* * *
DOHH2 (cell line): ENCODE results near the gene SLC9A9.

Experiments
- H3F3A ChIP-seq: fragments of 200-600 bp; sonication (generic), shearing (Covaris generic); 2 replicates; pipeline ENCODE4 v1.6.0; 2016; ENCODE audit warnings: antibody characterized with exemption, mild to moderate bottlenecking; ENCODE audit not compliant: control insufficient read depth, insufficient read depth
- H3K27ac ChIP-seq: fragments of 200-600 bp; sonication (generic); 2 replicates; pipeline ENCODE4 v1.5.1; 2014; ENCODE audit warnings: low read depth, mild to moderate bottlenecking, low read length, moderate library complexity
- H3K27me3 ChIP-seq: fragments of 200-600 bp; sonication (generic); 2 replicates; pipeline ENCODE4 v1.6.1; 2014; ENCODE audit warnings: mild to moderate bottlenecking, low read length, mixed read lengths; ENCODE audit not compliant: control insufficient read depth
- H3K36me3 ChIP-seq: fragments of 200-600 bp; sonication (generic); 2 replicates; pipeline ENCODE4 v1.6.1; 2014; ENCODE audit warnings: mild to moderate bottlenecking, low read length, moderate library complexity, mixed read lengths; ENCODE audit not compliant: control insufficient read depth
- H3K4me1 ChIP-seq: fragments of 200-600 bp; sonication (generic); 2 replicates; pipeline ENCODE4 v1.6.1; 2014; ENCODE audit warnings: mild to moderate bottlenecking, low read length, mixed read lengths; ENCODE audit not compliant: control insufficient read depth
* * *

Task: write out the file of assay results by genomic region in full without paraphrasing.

DOHH2 (cell line): ENCODE results near the gene SLC9A9.

Experiments
- H3F3A ChIP-seq: fragments of 200-600 bp; sonication (generic), shearing (Covaris generic); 2 replicates; pipeline ENCODE4 v1.6.0; 2016; ENCODE audit warnings: antibody characterized with exemption, mild to moderate bottlenecking; ENCODE audit not compliant: control insufficient read depth, insufficient read depth
- H3K27ac ChIP-seq: fragments of 200-600 bp; sonication (generic); 2 replicates; pipeline ENCODE4 v1.5.1; 2014; ENCODE audit warnings: low read depth, mild to moderate bottlenecking, low read length, moderate library complexity
- H3K27me3 ChIP-seq: fragments of 200-600 bp; sonication (generic); 2 replicates; pipeline ENCODE4 v1.6.1; 2014; ENCODE audit warnings: mild to moderate bottlenecking, low read length, mixed read lengths; ENCODE audit not compliant: control insufficient read depth
- H3K36me3 ChIP-seq: fragments of 200-600 bp; sonication (generic); 2 replicates; pipeline ENCODE4 v1.6.1; 2014; ENCODE audit warnings: mild to moderate bottlenecking, low read length, moderate library complexity, mixed read lengths; ENCODE audit not compliant: control insufficient read depth
- H3K4me1 ChIP-seq: fragments of 200-600 bp; sonication (generic); 2 replicates; pipeline ENCODE4 v1.6.1; 2014; ENCODE audit warnings: mild to moderate bottlenecking, low read length, mixed read lengths; ENCODE audit not compliant: control insufficient read depth